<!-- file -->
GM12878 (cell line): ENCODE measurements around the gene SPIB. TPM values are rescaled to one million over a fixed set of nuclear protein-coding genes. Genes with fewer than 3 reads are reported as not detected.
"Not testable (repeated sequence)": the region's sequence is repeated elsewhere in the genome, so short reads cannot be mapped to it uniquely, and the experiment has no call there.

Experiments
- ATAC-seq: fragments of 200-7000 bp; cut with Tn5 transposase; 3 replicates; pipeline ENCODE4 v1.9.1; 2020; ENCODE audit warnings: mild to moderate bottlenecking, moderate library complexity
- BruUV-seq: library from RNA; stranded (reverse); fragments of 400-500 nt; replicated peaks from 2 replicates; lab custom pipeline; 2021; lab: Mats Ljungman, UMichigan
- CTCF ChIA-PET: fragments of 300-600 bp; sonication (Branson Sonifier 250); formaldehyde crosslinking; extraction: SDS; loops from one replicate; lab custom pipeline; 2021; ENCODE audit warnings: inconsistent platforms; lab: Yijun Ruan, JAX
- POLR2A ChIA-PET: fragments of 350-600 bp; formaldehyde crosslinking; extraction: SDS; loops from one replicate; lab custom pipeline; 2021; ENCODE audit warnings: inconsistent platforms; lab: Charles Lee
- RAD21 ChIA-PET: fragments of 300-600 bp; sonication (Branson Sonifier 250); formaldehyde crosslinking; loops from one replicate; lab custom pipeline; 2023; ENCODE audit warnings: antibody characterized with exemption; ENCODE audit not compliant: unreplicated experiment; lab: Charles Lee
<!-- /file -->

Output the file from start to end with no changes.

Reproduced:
GM12878 (cell line): ENCODE measurements around the gene SPIB. TPM values are rescaled to one million over a fixed set of nuclear protein-coding genes. Genes with fewer than 3 reads are reported as not detected.
"Not testable (repeated sequence)": the region's sequence is repeated elsewhere in the genome, so short reads cannot be mapped to it uniquely, and the experiment has no call there.

Experiments
- ATAC-seq: fragments of 200-7000 bp; cut with Tn5 transposase; 3 replicates; pipeline ENCODE4 v1.9.1; 2020; ENCODE audit warnings: mild to moderate bottlenecking, moderate library complexity
- BruUV-seq: library from RNA; stranded (reverse); fragments of 400-500 nt; replicated peaks from 2 replicates; lab custom pipeline; 2021; lab: Mats Ljungman, UMichigan
- CTCF ChIA-PET: fragments of 300-600 bp; sonication (Branson Sonifier 250); formaldehyde crosslinking; extraction: SDS; loops from one replicate; lab custom pipeline; 2021; ENCODE audit warnings: inconsistent platforms; lab: Yijun Ruan, JAX
- POLR2A ChIA-PET: fragments of 350-600 bp; formaldehyde crosslinking; extraction: SDS; loops from one replicate; lab custom pipeline; 2021; ENCODE audit warnings: inconsistent platforms; lab: Charles Lee
- RAD21 ChIA-PET: fragments of 300-600 bp; sonication (Branson Sonifier 250); formaldehyde crosslinking; loops from one replicate; lab custom pipeline; 2023; ENCODE audit warnings: antibody characterized with exemption; ENCODE audit not compliant: unreplicated experiment; lab: Charles Lee